Citations and References
Figures, Tables, Appendices and Acknowledgments
Now, compare your answers to those in the answer key below.
What journal was the article published in and what does this tell you about the type of information in the article?
This article comes from the journal of cell science, volume 122, issue 14. It is written for a specialized audience who have a scientific background.
What is the title of the article?
How peroxisome multiply
What are the authors’ (writers’) names and what information are you given about the authors?
The authors are Dr Ewald H. Hettema and Dr Alison M. Motley. We know that they belong to the Department of Molecular Biology and Biotechnology, University of Sheffield. They also provide a correspondence email should readers wish to engage with the authors.
When was the article published?
No date of publication is provided in the article; however, this can be easily found by checking the volume and issue in which it was published.
What are the keywords and how could they help you?
The keywords are: ER, Dynamin, Peroxin, Peroxisome. By looking at the key words in this article you can quickly see if it covers the topics you are interested in.
What information does the abstract give you and why is this useful?
This journal calls ‘abstract’ ‘summary’ as we have explored headings can change depending on the stylistic journal rules. However, you can easily see how the abstract and the summary have the same role. They both briefly summarise the key points of this article:
This is the key information you will find in the article. By quickly reading the abstract you can make the informed decision to read (or not!) the article. It depends on whether it needs (or not!) your needs.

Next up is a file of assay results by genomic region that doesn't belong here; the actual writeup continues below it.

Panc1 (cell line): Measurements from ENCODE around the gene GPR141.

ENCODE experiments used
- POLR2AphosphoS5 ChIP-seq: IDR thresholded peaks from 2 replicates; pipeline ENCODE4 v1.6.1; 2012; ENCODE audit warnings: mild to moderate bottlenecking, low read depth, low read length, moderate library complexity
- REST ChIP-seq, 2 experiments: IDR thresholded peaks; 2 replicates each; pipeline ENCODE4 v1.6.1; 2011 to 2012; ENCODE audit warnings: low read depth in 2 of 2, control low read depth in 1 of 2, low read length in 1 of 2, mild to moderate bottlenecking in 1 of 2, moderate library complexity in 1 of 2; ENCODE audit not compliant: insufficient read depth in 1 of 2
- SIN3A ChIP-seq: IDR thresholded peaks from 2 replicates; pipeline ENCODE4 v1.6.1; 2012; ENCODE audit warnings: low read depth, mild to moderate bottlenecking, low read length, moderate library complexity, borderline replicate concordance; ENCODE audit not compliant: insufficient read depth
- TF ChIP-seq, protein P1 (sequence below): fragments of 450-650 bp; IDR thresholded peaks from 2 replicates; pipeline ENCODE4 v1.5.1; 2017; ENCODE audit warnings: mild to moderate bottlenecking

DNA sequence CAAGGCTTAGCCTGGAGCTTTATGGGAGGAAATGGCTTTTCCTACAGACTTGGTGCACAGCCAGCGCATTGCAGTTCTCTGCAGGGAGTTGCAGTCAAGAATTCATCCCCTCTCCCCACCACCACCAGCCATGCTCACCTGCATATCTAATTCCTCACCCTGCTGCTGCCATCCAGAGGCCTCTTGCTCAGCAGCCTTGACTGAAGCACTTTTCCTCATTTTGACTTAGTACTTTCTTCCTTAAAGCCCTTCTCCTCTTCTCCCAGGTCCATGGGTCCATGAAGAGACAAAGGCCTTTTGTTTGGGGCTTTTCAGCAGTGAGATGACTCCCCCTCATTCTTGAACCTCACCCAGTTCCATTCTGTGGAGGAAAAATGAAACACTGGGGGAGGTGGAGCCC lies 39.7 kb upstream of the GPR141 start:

How many sections are there in the article – what are these sections called?
There are eight sections, they are:
Summary, Introduction, Two modes of peroxisome multiplication, Factors that regulate peroxisome fission, Role of the ER in peroxisome formation, Targeting of PMPs, Conclusions and perspectives, References.
Are there any subsections? Why are subsections important?
There are no subsections, but just as the headings can help you quickly locate where the information you are looking for is, subsections can help you do so too.
What is the difference between an in text citation and a reference?
An in text citation tells you where the information comes from. The reference includes all the necessary details to locate the source where the information comes from.
How are the references organised?
In this case, references are alphabetically organised. However, please notice that each referencing system has its convention. When in doubt, check the library guidelines.
How many figures and how many tables are there in the article?
There are 3 figures, these figures are really helpful to convey schematic representations of processes and to show lab results.There is only one table, tables are really useful to clearly and effectively present numeric information. Both tables and figures help to convey more complex information in a clear manner.
Is there an appendix? Is the information contained in the appendix important for your understanding of the article or does it just give you extra detail?
There is no appendix in this article.
Can you find the acknowledgment section? What does it do?
Yes, it appears before the reference list. It acknowledges support received.
‘E.H.H. is supported by a Wellcome Trust Senior Research Fellowship in Basic Biomedical Sciences. Deposited in PMC for release after 6 months.’